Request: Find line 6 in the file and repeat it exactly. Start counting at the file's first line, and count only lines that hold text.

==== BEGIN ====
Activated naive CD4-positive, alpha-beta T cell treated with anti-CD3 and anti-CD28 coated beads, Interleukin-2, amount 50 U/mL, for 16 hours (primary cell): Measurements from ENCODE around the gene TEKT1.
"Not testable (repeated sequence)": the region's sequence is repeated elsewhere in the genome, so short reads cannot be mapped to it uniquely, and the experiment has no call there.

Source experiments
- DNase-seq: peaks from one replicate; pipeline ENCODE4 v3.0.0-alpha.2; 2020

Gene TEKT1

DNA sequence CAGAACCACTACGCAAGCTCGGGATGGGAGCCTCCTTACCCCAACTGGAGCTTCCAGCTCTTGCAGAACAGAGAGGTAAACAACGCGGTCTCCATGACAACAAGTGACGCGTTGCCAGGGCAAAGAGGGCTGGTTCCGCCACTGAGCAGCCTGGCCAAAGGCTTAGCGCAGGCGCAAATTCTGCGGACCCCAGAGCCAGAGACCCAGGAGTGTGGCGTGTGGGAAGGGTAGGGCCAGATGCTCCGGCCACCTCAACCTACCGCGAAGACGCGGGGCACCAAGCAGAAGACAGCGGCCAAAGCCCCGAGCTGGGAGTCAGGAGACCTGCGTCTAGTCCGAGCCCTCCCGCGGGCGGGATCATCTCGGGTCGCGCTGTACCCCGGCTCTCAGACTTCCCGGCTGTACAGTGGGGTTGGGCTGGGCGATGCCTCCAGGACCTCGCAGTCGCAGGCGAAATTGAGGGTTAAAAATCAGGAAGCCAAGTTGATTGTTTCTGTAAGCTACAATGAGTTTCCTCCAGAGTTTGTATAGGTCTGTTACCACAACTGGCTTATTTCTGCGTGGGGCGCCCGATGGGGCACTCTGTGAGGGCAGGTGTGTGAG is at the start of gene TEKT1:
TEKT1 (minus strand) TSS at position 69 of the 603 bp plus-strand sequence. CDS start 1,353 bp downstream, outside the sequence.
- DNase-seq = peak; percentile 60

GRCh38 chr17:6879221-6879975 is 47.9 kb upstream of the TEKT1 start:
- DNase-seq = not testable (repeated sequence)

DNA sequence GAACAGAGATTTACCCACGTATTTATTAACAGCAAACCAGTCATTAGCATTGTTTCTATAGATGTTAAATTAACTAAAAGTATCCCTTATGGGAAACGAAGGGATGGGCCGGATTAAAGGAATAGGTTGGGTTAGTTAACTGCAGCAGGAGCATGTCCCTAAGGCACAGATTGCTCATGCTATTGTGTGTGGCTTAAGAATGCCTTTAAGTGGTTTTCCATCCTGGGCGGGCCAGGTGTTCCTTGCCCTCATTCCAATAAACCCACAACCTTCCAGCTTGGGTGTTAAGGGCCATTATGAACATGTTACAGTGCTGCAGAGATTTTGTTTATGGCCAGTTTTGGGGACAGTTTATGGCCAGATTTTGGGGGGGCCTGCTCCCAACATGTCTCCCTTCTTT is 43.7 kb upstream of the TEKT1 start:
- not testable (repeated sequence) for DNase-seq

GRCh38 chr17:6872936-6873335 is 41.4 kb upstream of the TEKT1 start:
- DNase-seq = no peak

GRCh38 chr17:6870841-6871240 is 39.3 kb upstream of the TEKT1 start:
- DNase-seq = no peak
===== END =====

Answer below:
DNA sequence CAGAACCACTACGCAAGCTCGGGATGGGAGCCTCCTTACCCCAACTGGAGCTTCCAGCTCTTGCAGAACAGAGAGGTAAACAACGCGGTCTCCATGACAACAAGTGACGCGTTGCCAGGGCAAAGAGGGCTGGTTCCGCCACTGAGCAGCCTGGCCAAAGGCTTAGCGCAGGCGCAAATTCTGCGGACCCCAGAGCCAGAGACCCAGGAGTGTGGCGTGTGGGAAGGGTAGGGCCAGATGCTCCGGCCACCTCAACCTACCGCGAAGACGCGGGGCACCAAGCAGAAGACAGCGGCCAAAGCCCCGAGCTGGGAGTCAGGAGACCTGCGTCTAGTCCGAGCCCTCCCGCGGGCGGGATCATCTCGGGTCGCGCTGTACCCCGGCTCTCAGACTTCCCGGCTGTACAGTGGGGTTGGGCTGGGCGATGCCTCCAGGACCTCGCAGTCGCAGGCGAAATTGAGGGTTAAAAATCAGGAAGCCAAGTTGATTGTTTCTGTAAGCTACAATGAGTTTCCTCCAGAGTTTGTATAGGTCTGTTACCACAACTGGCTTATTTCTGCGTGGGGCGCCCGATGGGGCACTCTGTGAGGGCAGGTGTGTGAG is at the start of gene TEKT1: